Markets

The Canadian Dollar Weakens As CPI Comes In Softer Than Expected

The Canadian Dollar Weakens As CPI Comes In Softer Than Expected

The USD/CAD headed higher following a softer than expected Consumer Price Index report that showed that Canadian inflation was not as strong as feared.  Data in Canada has been mixed over the past few months which has eased expectations that the Bank of Canada will move in lockstep with the tightening bias of the Federal Reserve.  The markets have overlooked the 0.6% gain in March Canadian retail sales, which was double the median forecast.  Currency trading in the USD/CAD remains rangebound, following the conflicting economic data points.

Canadian Yields Drop

Canadian yields tumbled lower after total CPI. Meanwhile, the 0.6% pop in retail sales which had a 0.8% gain in sales volume has been overlooked as the report does not conflict with the Bank of Canada’s (BoC) outlook for a slowing Q1 GDP. The April CPI report underpins expectations for no change in rates from the BoC this month, along with a gradually higher path this year. Total and core inflation is holding near the BoC’s 2% target, an outcome with which they have said they are comfortable with.

Canadian CPI Slowed More than Expected

Canada’s CPI slowed to a 2.2% year-over-year pace in April from the 2.3% year-over-year pace in March. CPI rose 0.3% month-over-month in April after the 0.3% gain in March. The slowing in the annual growth rate is contrary to expectations with the median forecast of +2.3% year over year with a 0.4% month-over-month gain. The core measures held near the BoC’s 2.0% target. CPI-trim grew 2.1% year-over-year in April following the 2.0% year over year increase in March. CPI-median held at 2.1% year-over-year from 2.1% year-over-year. CPI-common held at 1.9% year-over-year versus 1.9% year-over-year in April.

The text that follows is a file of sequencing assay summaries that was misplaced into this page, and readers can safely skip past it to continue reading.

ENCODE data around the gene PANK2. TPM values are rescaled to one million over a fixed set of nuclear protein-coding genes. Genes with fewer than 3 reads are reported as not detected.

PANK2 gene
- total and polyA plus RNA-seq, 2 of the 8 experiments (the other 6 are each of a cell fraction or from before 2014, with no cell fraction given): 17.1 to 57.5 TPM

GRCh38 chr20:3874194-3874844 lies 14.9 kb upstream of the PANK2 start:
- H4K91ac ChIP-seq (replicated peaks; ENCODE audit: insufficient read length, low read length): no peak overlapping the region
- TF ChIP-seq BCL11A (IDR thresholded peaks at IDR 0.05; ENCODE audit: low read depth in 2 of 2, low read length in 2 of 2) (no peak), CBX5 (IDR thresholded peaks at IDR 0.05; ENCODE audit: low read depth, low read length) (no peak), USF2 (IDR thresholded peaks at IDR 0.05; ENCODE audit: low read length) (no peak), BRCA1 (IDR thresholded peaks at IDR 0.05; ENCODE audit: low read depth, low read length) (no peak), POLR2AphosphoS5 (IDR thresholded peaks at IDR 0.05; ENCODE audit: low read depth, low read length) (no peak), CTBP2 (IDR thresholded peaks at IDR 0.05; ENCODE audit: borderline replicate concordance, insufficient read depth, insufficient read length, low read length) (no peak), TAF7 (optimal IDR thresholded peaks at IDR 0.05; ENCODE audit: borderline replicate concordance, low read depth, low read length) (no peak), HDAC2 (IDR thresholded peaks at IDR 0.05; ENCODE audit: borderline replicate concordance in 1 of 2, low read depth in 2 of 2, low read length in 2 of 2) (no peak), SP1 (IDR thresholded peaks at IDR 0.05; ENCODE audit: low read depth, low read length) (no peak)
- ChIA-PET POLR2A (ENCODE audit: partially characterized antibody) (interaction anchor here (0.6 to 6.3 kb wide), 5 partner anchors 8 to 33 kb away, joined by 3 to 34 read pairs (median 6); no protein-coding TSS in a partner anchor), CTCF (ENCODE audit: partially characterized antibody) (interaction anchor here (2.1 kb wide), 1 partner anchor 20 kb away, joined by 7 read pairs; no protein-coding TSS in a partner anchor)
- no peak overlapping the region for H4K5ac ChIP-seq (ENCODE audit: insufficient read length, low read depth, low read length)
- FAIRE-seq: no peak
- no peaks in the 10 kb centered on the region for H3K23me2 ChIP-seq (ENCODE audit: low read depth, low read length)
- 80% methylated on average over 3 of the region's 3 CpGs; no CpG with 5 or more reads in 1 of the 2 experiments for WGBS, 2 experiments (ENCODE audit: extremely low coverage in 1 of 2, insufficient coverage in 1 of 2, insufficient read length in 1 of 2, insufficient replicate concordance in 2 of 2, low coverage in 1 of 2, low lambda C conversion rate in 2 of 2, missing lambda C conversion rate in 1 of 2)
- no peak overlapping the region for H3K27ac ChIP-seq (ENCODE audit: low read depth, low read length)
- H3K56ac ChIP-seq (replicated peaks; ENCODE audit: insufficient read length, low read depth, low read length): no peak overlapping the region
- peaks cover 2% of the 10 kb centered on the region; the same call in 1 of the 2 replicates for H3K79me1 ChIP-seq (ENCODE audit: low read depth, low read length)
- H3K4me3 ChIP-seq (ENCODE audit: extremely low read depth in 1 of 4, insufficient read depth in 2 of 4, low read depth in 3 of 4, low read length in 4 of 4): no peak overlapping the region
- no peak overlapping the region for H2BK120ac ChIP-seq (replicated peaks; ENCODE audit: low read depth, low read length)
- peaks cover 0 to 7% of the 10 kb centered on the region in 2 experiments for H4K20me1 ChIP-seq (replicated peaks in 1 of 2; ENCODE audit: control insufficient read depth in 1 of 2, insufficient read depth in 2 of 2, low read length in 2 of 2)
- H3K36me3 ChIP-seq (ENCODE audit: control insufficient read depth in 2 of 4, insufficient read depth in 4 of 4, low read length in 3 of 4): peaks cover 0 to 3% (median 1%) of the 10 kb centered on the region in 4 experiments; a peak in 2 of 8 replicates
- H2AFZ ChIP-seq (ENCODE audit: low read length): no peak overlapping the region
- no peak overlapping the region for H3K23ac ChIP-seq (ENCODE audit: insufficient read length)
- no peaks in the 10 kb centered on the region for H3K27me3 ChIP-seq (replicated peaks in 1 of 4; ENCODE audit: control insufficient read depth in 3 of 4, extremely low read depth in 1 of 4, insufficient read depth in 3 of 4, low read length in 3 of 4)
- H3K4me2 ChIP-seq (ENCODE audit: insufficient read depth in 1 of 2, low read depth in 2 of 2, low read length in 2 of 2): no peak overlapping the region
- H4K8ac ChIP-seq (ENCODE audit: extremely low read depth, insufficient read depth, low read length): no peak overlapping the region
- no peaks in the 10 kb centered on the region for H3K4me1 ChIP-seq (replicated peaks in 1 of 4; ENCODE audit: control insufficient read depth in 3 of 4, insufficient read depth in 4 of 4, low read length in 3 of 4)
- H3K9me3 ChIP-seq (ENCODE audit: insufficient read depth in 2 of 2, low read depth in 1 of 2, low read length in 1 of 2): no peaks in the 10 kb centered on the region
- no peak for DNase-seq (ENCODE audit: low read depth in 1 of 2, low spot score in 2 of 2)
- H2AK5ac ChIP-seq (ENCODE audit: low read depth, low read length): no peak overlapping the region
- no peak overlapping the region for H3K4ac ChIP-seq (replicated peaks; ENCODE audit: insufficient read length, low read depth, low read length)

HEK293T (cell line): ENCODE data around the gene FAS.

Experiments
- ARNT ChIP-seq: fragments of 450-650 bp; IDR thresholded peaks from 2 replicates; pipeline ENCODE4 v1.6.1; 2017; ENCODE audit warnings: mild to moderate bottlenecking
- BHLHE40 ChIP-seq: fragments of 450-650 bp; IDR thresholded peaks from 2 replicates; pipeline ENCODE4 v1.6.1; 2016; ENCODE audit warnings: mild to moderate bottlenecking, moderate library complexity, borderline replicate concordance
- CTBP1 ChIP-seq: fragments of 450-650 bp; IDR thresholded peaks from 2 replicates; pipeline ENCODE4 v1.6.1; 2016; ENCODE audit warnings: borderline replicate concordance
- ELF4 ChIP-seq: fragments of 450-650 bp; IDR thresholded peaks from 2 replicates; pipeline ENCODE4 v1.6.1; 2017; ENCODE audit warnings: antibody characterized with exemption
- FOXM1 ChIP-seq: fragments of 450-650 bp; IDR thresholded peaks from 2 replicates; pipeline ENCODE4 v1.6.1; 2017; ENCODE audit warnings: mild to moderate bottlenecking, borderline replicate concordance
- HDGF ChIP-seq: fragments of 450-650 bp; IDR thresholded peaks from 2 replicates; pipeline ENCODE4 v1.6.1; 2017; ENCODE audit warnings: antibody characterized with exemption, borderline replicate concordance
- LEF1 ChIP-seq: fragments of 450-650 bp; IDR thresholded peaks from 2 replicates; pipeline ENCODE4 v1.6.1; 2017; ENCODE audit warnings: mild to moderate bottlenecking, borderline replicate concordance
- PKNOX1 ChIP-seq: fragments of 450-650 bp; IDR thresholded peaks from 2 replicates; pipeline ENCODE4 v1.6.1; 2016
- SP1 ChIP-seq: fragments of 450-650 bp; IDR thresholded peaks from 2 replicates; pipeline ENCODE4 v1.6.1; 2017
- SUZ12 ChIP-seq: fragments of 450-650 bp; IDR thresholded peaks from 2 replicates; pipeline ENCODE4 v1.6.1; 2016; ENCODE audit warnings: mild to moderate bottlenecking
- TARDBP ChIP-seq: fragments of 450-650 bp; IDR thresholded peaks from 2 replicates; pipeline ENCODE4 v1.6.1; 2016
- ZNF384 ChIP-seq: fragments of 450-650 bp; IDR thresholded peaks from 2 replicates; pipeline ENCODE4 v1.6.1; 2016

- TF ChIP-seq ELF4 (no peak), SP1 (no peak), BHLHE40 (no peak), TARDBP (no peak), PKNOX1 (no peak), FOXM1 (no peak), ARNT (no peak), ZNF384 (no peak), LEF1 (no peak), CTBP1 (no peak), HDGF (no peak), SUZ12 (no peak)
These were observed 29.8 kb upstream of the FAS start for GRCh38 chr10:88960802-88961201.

Canadian Retail Sales Were Stronger than Expected

Canada retail sales rose 0.6% in March after a revised 0.5% increase in February sales values which was +0.4%. The ex-autos sales aggregate fell 0.2% in March following a flat reading in February. A 3.0% gain in motor vehicle and parts dealers followed a 2.0% gain in February, driving total sales during March. Yet a 1.2% drop in food and beverage store sales, along with a 1.9% pull-back in gasoline station values despite, or perhaps because of higher gasoline prices, pulled the ex-auto sales aggregate underwater in March. The increase in total sales overshot expectations, but the ex-autos sales aggregate was contrary to expectations for a gain. Total sales volumes grew 0.8% month-over-month in March, supportive of further improvement in March GDP after the 0.4% rebound in February and 0.1% drop in January.

The Canadian dollar exchange rate remains rangebound and forming a wedge pattern, which is capped by a downward sloping trend line near 1.2975 and floored near an upward sloping trend line at 1.27.  Short-term momentum has turned positive as the MACD (moving average convergence divergence) index generated a crossover buy signal.